The financial situation in Detroit is heating up as the city deals with its $11.5 billion of unsecured debt -- and just last week, Mayor Rahm Emanuel in Chicago released the city's second annual financial forecast which revealed the city is facing a $369 million financial shortfall in its operating budget for 2014, and a $1 billion shortfall by the year 2015.
Emanuel, with a boastful tone in his voice, put the typical political spin on the situation and said, "By making the tough but necessary choices in 2012, we were able to cut our budget gap in half in one year without using one-time fixes." As nice as that all sounds, the reality is Chicago is facing increased expenditures across the board come 2015 and 2016, everything from salary and wages and healthcare benefits to workers comp, utilities and a number of other miscellaneous expenses.
Back on the other side of Lake Michigan in Detroit, emergency manager Kevyn Orr announced the city will shell out $200,000 it doesn't have to assess the city's large art collection housed at the Detroit Institute of Art. But Governor Rick Snyder says the city has no plans to sell any of its artwork and called the appraisal "procedural."
So let me get this straight: Detroit is bankrupt and has no money, yet it can conveniently come up with $200,000 for a "procedural" appraisal? This has got to be one of the biggest lessons in delusional thinking of behalf of a municipality. Governor Snyder is also wrong for allowing it to happen.
Orr and Snyder recently concluded that chapter 9 bankruptcy was the only option to try to rescue the failing municipality, but the answer to the mess in Detroit, Chicago and other cities facing a financial shortfall starts with liquidating assets. According to Detroit's ABC affiliate WXYZ, a rough estimate of the value of the artwork is $3 billion. Definitely not enough to cover the city's debt, but a good start. From there it's just a matter of going down the line, from the city held airport to the Detroit-Windsor tunnel, real estate and parking garages. It doesn't matter how old or nostalgic the artwork or any other asset is. It all has to go!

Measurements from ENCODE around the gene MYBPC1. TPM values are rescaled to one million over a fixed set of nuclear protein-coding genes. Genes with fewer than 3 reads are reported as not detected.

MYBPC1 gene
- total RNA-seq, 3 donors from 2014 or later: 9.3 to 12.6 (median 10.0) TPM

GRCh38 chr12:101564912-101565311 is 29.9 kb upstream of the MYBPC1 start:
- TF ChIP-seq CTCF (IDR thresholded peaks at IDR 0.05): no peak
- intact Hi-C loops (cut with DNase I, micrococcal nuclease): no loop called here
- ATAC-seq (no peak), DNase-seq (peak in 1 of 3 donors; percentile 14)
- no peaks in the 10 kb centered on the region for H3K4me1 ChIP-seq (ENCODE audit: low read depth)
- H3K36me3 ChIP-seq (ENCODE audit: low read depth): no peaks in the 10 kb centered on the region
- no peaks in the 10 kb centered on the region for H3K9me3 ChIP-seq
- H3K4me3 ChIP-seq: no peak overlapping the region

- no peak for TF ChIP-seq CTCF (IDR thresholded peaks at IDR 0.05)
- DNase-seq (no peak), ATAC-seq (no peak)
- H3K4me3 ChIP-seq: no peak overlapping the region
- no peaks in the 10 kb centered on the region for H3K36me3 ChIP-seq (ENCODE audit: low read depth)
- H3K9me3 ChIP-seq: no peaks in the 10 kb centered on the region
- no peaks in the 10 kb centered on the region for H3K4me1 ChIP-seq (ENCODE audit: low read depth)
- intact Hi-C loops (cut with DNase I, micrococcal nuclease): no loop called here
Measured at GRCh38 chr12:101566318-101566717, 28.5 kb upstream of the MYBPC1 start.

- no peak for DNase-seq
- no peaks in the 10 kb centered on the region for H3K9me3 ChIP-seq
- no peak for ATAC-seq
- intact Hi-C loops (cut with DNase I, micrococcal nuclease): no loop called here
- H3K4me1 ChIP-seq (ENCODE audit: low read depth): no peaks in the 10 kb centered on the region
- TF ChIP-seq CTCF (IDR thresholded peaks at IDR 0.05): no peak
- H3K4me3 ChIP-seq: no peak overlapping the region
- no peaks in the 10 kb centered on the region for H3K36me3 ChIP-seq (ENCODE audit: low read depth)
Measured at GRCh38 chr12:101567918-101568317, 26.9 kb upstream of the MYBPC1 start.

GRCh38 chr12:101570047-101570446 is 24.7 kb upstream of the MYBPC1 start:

It's a slap in the face to the poor public workers who dedicated their entire lives to serving the city and now their pensions have been severely jeopardized. How do you explain it to all the police officers and firemen who put their lives on the line every day and were relying on those pensions? It starts with selling off the city's assets.
A majority of Democrats believe the federal government should bail out Detroit according to a poll conducted by Quinnipiac University. This is insane! The message we're sending other cities as well as our own citizens is it's OK to mismanage all of your money because the government will come riding in on the white horse to save you. Is the new philosophy in America really that entitlement focused? It's pathetic and disgraceful.
Detroit and Chicago are far from alone, as a number of other large cities have accrued an estimated $118 billion in unfunded healthcare liabilities for municipal workers, according to Wall Street Journal economics reporter Stephen Moore. That's more proof it's time to do away with the unions.
Unions are another archaic American institution that served a purpose in a bygone era and should be buried with the dead. Sure they served their purpose back in the day and gave the little guy a voice, and it worked. But today, the problem is union leaders and members refuse to give up their stranglehold on industry and government. Union workers have become spoiled with inflated wages, tenure, and guaranteed work based on every factor outside of job performance and results. The abuse of power is now coming from the unions instead of employers. The future belongs to the states that become Right to Work states, because these states have stronger tax bases and better levels of employment.
The situation in Detroit and Chicago is quite ugly indeed, but the solution starts with eliminating wasteful spending with money that's not available, liquidating assets, dissolving the unions, and getting out of an entitlement way of thinking that a bailout is the solution.